Water spout tails poked out of cloud banks north of Wailua late Tuesday afternoon. The unusual weather phenomenon, also known as a funnel cloud, reportedly also occurred off Nawiliwili during the recent days of light southeast-east winds.
Water spouts are tall, rotating columns of moisturized air. According to a “Glossary of Severe Weather Terms” found on the University of Hawai’i’s www.soest.hawaii.edu weather Web site, a water spout is an offshore tornado.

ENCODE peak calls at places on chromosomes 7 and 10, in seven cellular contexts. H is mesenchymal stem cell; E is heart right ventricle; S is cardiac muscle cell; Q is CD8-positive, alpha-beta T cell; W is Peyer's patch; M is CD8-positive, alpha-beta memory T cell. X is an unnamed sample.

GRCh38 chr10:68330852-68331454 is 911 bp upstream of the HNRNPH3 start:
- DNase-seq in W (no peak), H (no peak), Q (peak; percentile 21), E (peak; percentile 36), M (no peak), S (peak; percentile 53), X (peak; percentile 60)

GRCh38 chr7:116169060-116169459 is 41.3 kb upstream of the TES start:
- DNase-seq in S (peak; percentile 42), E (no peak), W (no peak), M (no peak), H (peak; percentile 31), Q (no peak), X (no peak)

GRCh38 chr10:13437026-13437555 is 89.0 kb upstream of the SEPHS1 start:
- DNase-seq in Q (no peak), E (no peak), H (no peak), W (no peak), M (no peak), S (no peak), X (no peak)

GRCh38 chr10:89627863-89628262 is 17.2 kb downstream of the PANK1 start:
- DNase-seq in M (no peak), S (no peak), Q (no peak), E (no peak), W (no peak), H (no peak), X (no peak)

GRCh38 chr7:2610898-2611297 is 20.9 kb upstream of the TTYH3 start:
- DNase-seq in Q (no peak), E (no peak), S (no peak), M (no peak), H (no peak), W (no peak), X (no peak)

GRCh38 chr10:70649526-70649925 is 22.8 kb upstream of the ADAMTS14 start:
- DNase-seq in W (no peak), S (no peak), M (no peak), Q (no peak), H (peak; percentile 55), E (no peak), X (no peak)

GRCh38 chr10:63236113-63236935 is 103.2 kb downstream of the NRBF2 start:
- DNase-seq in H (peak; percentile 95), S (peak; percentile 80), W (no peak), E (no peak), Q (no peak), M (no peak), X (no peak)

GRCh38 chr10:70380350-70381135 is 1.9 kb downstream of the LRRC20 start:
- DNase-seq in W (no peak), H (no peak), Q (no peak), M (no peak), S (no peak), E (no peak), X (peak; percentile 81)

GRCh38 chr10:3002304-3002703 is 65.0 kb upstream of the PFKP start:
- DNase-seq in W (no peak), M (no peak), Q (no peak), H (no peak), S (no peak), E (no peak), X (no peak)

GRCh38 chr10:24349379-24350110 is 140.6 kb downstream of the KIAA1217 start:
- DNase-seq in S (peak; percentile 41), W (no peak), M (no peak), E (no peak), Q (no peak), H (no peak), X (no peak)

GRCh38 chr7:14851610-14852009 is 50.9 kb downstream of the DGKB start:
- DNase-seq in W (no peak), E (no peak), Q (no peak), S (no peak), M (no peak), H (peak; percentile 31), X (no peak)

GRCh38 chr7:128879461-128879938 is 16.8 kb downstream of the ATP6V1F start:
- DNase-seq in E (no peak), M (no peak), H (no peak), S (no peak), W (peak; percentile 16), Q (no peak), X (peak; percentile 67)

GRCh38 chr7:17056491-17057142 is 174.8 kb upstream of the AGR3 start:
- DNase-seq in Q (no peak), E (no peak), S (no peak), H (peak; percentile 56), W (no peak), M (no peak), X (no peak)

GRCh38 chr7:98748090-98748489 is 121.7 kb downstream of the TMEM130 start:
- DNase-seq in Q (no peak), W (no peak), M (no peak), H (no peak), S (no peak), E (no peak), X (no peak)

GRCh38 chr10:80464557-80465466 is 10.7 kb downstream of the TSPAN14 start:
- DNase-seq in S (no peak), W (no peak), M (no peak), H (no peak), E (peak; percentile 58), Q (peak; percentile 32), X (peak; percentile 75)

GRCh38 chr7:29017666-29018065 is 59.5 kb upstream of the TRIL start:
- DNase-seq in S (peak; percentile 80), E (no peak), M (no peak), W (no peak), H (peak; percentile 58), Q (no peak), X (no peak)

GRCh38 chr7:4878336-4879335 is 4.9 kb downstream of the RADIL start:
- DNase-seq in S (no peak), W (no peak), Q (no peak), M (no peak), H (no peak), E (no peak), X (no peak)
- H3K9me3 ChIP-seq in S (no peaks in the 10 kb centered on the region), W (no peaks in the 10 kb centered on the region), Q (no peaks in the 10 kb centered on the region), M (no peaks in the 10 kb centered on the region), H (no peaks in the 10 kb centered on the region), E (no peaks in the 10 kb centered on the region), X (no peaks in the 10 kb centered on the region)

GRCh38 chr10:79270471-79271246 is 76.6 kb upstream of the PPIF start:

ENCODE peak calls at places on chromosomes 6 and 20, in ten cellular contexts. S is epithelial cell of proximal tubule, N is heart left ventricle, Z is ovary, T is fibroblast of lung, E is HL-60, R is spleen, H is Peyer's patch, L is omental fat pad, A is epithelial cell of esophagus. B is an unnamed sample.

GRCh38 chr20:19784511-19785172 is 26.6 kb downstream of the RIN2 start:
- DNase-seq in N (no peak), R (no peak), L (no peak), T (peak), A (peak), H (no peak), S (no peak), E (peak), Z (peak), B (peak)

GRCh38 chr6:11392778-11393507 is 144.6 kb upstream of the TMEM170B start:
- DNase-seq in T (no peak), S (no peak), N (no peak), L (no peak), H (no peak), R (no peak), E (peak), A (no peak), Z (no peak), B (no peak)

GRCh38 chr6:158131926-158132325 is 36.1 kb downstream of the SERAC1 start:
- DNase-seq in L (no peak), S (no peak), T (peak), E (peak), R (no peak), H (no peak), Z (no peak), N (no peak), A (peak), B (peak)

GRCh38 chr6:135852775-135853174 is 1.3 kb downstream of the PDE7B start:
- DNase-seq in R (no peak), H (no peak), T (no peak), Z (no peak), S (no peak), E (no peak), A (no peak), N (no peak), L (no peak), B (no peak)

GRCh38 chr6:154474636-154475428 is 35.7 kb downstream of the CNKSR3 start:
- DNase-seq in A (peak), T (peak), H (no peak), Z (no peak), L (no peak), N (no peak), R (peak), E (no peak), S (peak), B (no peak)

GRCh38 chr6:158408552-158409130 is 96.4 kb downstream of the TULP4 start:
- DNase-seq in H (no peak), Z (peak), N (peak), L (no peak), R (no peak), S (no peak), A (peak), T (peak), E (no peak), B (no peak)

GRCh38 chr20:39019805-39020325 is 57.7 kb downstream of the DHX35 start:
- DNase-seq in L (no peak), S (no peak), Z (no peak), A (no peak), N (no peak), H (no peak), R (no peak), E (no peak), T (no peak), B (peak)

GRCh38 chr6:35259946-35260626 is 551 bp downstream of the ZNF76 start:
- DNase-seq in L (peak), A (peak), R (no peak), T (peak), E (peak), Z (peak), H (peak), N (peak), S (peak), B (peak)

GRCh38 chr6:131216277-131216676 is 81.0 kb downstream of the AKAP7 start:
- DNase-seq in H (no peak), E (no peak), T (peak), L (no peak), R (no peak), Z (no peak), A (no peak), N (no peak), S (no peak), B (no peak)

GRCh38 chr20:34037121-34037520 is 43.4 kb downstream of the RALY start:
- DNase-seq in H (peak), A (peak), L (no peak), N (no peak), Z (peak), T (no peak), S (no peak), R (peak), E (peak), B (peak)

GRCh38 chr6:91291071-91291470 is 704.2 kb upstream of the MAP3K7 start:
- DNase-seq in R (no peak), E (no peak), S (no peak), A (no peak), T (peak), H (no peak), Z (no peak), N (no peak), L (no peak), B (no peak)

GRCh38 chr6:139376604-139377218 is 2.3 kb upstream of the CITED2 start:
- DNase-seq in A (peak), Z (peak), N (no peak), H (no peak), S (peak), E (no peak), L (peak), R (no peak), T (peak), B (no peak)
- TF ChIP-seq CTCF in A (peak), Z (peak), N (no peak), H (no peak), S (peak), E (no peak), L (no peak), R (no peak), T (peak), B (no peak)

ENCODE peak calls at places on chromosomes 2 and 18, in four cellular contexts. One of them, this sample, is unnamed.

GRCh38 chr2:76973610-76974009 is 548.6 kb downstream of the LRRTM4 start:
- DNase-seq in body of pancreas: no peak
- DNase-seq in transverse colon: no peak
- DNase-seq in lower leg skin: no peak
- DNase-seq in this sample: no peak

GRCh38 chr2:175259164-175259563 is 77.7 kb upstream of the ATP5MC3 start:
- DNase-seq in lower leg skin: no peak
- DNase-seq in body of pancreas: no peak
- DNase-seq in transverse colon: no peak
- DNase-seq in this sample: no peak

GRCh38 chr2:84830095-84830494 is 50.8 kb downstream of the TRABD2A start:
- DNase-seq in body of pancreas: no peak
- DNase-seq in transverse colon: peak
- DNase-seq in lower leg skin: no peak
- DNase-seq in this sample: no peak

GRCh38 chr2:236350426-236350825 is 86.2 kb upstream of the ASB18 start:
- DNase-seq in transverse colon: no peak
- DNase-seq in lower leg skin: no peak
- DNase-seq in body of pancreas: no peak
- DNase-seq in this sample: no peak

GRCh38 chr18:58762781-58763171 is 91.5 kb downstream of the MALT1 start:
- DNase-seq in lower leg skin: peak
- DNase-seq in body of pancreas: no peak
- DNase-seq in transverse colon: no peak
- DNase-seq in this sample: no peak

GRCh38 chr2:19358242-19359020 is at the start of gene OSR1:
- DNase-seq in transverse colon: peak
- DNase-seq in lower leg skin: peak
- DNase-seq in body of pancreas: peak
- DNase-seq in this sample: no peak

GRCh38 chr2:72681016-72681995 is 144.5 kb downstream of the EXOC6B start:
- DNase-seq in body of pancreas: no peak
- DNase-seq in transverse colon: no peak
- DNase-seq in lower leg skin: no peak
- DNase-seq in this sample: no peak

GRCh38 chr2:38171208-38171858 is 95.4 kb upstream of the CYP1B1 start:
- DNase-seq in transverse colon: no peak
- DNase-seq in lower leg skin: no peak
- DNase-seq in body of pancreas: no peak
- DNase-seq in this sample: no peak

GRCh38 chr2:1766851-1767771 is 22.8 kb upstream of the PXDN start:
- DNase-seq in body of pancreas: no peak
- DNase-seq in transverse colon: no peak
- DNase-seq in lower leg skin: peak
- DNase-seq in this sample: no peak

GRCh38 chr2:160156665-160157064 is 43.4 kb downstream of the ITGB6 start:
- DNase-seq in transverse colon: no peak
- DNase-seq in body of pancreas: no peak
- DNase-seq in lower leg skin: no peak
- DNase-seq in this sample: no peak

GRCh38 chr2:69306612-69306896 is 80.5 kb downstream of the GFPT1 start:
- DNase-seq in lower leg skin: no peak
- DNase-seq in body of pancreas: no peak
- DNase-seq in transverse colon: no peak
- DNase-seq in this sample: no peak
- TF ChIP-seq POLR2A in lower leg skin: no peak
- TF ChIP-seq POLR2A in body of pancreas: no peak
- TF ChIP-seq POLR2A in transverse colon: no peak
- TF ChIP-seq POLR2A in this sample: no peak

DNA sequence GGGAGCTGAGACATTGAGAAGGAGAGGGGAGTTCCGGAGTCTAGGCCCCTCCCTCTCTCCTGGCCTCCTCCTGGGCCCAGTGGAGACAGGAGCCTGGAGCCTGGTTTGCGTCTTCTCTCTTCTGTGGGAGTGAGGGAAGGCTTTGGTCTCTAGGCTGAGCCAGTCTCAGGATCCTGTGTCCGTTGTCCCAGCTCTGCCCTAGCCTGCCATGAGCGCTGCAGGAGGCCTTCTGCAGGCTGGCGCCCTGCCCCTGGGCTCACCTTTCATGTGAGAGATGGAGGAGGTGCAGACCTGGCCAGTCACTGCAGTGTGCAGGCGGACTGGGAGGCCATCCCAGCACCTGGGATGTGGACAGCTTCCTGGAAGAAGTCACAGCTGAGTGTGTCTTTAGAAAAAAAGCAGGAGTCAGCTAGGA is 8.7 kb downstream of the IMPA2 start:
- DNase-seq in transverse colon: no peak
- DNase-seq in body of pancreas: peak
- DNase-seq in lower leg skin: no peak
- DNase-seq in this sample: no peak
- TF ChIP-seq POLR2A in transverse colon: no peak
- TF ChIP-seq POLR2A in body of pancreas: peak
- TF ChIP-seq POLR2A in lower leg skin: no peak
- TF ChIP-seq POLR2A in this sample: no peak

Water spouts can develop in coastal waters during times of unstable weather over warm ocean waters, according to a report
Though not as dangerous as a tornado, a water spout can do damage to a boat or ship at sea. Unlike a tornado, forming over open waters a water spout doesn’t pick up vegetation or pieces of buildings as it zips along.
A water spout can move onshore and become a tornado, but water spouts are known to lose force rapidly once off an open body of water.
Tornadoes are rare occurrences in Hawai’i, while water spouts can be spotted each year in Hawaiian waters.